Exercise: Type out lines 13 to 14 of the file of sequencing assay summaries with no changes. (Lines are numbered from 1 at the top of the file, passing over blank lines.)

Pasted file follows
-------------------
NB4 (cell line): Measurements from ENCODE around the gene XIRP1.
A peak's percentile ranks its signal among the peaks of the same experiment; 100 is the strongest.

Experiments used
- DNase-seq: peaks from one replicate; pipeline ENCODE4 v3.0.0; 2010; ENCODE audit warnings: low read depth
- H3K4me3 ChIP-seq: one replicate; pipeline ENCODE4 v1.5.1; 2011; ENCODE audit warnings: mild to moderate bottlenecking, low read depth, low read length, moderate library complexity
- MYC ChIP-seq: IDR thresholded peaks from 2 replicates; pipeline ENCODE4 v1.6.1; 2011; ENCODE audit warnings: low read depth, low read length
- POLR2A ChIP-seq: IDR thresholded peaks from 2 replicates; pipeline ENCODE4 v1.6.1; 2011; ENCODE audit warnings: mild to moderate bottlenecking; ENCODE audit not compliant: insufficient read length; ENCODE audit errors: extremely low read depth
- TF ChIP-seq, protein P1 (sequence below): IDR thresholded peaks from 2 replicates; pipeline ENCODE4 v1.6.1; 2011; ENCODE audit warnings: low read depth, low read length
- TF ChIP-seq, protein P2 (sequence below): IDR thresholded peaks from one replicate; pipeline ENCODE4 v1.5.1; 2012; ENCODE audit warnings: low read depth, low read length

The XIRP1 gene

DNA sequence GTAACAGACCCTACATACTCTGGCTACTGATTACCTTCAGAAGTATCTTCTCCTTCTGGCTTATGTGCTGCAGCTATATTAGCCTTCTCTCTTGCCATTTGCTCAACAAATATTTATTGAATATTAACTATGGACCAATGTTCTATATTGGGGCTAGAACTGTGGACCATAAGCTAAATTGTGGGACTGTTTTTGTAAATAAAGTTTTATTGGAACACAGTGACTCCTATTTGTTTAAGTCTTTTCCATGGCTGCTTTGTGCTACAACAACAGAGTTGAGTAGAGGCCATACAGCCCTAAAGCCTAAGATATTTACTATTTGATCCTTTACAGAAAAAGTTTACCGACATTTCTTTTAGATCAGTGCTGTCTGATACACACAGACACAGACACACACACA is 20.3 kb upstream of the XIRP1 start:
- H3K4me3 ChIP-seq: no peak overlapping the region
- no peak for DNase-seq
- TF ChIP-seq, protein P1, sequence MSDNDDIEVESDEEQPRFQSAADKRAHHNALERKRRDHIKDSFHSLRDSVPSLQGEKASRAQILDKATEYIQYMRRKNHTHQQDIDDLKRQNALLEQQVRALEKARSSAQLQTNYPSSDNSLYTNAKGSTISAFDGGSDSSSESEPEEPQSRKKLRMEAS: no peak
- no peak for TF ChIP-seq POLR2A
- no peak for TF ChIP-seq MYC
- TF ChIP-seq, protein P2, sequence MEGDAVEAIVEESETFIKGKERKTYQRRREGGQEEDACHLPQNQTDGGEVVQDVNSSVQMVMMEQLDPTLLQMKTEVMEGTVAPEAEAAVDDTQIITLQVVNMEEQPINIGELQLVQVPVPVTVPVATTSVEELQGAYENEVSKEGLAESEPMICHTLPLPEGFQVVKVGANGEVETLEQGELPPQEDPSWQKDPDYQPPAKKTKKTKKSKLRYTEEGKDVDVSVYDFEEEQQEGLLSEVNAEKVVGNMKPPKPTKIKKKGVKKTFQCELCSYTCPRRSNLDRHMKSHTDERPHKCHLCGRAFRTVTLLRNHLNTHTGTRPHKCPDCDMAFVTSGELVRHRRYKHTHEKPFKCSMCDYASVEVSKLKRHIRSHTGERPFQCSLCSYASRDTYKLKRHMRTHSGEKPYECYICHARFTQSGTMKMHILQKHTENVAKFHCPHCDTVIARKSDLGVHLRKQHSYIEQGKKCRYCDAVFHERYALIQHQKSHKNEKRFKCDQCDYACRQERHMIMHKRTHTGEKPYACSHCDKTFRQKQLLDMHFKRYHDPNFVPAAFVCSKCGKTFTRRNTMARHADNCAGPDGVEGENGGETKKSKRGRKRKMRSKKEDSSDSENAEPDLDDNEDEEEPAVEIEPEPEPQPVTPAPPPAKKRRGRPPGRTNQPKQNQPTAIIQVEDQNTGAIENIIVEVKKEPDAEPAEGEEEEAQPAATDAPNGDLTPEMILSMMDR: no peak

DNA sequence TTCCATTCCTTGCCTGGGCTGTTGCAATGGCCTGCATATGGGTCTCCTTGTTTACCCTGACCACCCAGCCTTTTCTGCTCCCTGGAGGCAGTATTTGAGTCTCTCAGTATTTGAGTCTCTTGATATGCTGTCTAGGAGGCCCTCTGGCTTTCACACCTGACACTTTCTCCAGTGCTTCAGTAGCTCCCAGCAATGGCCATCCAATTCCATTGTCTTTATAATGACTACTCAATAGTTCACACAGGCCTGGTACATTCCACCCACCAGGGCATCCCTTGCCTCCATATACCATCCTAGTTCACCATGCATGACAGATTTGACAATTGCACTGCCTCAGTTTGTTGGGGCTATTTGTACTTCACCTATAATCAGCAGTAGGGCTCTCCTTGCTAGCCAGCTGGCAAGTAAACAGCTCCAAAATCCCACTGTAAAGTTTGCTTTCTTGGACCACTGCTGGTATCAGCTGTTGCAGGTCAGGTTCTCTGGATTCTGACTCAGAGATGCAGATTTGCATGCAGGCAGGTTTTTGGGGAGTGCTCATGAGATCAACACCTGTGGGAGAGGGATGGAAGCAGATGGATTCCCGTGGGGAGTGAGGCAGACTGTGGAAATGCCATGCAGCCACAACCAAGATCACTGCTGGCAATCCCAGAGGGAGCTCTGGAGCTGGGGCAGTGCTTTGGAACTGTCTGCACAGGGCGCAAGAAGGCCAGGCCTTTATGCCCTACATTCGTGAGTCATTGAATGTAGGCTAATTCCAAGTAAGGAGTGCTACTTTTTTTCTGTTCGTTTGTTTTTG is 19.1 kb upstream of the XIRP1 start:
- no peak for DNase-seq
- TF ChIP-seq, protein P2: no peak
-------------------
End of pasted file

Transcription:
- no peak for DNase-seq
- TF ChIP-seq, protein P1, sequence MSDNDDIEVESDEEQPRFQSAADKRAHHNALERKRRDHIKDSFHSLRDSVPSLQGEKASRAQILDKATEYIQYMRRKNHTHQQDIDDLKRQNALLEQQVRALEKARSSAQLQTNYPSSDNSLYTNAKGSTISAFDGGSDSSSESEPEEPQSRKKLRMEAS: no peak